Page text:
To be fair, depending on what the back channel is used for, and how, the associated security risk may be small or even non-existent.
Until relatively recently the systems I’m responsible included such a back channel from a major payment gateway (not RedSys) which was over HTTPS because all our systems for machines only speak HTTPS, but all that was communicated over this link was essentially a series of messages like this:
“Hi I’m your payment gateway and I promise customer XYZ has just paid you $8.45”
No card details are moved, no authentication or credentials, about the worst I can imagine an attacker doing is either to block access (so that your system doesn’t know it was paid and maybe customers are inconvenienced) or to send a lot of spurious “payments” with guessed customer IDs and hope to choke your systems up that way.
Spying on this channel could I guess be valuable industrial espionage? Knowing how many sales you’re making? But they could also, much more easily, just count how many connections are made and guess from that even if you use SSL.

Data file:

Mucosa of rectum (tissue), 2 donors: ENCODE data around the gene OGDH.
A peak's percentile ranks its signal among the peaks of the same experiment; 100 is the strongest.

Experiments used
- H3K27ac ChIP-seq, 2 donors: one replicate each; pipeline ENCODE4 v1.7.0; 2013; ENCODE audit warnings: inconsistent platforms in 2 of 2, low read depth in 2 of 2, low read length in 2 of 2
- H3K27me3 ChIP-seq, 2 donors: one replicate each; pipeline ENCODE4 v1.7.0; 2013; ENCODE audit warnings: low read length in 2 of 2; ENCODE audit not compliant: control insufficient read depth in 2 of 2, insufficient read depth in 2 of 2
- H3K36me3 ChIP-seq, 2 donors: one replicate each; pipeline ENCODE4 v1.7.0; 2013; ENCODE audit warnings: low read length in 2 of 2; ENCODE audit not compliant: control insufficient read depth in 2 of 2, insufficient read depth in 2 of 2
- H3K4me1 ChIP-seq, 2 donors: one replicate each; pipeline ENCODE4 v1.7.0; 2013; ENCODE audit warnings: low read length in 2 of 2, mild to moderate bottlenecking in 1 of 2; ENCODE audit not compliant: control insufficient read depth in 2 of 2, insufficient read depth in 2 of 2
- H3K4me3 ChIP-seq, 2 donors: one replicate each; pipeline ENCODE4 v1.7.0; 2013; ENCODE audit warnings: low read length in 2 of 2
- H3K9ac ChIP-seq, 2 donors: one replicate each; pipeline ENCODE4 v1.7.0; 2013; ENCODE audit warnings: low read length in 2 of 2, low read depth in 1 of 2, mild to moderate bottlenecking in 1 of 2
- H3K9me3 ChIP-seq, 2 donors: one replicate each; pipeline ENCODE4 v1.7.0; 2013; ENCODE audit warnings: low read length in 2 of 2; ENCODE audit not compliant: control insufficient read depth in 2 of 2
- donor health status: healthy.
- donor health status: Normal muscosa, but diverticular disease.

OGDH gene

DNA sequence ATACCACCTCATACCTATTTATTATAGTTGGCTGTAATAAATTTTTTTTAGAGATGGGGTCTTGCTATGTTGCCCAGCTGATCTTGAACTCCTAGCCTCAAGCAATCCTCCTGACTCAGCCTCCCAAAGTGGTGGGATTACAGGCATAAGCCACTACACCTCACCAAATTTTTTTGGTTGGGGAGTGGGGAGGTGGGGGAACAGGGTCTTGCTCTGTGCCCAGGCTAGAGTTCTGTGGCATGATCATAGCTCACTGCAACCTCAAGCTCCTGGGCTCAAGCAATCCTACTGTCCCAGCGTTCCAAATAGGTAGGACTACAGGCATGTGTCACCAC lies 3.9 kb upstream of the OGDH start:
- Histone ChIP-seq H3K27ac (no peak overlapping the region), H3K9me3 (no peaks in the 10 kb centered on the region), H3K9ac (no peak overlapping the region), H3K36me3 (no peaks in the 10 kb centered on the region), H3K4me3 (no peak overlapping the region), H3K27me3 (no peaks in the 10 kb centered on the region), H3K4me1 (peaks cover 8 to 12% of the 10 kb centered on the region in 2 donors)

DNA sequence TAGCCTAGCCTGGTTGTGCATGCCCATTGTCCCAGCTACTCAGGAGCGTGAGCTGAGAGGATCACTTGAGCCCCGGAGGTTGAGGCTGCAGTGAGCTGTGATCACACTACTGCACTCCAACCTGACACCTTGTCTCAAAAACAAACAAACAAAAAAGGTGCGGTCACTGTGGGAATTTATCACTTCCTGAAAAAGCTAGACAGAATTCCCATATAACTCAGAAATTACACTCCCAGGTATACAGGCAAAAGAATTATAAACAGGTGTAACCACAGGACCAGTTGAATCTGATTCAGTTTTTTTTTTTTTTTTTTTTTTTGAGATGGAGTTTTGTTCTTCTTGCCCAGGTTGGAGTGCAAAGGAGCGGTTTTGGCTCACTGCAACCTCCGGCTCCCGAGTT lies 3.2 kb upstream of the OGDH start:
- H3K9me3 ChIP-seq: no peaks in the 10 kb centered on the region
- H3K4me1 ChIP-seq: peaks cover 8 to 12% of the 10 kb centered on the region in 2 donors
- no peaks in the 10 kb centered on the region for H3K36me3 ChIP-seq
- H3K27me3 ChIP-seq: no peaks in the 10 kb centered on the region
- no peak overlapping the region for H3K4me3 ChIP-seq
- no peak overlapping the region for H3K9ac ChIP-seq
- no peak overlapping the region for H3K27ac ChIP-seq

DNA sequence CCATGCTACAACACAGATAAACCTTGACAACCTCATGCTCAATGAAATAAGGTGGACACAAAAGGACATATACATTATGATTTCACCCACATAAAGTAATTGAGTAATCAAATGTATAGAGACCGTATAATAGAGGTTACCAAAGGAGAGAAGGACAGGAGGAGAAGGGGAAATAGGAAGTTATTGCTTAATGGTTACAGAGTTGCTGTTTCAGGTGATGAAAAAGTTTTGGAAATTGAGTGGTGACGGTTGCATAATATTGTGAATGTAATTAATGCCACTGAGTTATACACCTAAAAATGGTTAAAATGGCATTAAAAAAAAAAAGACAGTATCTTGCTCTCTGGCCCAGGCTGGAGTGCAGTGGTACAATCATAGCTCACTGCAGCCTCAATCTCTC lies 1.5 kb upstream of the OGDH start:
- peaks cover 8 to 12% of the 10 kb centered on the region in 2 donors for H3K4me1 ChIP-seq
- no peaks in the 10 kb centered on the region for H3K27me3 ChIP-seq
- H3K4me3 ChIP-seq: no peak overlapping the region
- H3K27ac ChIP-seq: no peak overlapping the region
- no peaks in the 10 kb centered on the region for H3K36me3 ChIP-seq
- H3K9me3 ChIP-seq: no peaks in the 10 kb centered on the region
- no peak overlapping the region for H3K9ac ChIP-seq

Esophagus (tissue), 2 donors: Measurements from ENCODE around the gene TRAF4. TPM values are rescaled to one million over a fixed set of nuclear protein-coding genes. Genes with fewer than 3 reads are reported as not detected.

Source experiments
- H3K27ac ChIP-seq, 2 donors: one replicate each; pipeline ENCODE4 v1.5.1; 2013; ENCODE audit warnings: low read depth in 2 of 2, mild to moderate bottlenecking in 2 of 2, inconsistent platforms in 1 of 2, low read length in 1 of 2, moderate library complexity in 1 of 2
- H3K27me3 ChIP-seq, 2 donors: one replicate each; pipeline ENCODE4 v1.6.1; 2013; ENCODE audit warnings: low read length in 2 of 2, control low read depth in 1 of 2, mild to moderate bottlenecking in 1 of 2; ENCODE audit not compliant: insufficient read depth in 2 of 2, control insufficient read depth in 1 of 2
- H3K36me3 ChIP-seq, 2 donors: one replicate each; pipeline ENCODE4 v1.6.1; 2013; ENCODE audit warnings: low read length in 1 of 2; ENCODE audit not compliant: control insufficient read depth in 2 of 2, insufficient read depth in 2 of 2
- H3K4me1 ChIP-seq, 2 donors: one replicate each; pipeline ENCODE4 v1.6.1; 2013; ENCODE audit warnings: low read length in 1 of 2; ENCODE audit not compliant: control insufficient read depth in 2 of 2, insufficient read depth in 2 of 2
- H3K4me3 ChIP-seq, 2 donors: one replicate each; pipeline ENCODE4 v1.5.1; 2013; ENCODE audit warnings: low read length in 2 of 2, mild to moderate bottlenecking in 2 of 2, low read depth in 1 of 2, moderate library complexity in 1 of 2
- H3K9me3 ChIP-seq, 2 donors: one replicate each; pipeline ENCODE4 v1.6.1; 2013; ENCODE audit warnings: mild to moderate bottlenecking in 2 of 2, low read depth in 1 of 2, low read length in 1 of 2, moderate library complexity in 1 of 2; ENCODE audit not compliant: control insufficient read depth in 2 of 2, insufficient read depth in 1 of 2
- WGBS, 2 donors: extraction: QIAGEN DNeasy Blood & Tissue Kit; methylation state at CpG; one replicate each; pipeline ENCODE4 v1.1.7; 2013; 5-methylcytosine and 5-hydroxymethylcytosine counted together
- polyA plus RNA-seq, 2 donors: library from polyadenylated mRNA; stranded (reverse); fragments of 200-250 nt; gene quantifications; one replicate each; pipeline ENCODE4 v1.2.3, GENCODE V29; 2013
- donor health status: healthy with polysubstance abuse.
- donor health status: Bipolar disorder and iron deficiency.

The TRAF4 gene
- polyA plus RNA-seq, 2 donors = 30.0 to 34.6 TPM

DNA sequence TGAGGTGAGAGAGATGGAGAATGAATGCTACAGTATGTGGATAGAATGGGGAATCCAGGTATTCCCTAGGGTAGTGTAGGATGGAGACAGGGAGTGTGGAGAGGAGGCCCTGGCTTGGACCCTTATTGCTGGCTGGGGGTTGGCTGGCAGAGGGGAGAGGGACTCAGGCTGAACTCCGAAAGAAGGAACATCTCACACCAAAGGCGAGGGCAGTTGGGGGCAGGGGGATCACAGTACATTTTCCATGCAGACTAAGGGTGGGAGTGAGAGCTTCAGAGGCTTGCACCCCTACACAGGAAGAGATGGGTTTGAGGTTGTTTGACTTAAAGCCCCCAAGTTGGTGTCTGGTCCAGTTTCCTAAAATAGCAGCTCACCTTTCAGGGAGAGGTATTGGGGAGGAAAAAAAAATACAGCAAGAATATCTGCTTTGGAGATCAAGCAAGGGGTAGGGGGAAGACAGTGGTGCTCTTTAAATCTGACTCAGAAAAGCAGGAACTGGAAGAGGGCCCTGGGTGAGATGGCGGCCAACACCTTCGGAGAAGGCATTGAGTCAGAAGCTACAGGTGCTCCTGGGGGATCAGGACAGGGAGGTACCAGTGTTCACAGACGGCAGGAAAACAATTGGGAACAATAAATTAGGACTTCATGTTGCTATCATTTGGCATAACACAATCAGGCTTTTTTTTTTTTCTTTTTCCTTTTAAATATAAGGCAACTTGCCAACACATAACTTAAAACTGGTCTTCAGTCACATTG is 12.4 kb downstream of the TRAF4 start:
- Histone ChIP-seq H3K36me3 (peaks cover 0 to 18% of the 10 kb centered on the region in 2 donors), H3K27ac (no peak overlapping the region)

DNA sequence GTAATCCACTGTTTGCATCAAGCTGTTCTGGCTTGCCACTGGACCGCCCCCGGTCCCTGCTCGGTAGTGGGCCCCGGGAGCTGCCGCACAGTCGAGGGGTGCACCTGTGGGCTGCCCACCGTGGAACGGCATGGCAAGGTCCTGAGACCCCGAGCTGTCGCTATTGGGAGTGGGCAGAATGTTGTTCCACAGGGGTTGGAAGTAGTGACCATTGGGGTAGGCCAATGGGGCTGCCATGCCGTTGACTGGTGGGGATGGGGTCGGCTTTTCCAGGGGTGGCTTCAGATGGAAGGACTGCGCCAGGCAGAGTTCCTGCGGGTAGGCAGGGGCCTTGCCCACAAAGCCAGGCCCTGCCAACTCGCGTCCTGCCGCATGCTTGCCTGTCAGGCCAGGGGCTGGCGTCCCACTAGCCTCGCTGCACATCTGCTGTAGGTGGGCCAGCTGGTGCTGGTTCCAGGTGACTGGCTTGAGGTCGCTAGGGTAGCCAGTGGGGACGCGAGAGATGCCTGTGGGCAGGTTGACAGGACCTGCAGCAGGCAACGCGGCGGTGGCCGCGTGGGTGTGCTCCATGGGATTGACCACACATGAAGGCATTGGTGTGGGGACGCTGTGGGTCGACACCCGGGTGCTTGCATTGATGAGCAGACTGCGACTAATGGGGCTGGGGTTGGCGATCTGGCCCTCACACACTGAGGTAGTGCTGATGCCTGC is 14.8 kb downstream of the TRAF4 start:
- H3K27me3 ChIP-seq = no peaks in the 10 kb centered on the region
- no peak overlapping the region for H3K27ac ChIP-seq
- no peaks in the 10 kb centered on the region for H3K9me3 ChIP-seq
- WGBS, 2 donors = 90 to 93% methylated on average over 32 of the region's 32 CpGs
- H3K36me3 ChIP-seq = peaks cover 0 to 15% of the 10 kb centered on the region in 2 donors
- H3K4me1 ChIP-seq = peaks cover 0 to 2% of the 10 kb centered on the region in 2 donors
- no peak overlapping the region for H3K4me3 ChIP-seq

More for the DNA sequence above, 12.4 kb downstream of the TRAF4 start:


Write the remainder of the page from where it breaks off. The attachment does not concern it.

It’s important that the service used to transport customer credentials and authorize payments is properly secured, but the back channel is not part of that service in any payment gateway I’ve seen.
Also, and perhaps unknown to even most retailers, let alone ordinary card holders, the credit card system pre-dates real computerisation, so the Settlement step where your money is actually spent is not authenticated or secured in any way. Any VISA accepting company anywhere in the world can tell VISA that oh yeah, your card was used and you owe them $484.31 and VISA will pass that to your issuer who will expect you to pay $484.31, and ONLY if you refuse to pay will anybody investigate and find that the company has no proof whatsoever you owe a penny. All that stuff with card swiping, or even typing PINs into terminals, that’s the Authorization step, which is purely advisory and not required to move the money, it just provides proof if you later refuse to pay. So, check your card statements carefully. This was a Public Service Announcement.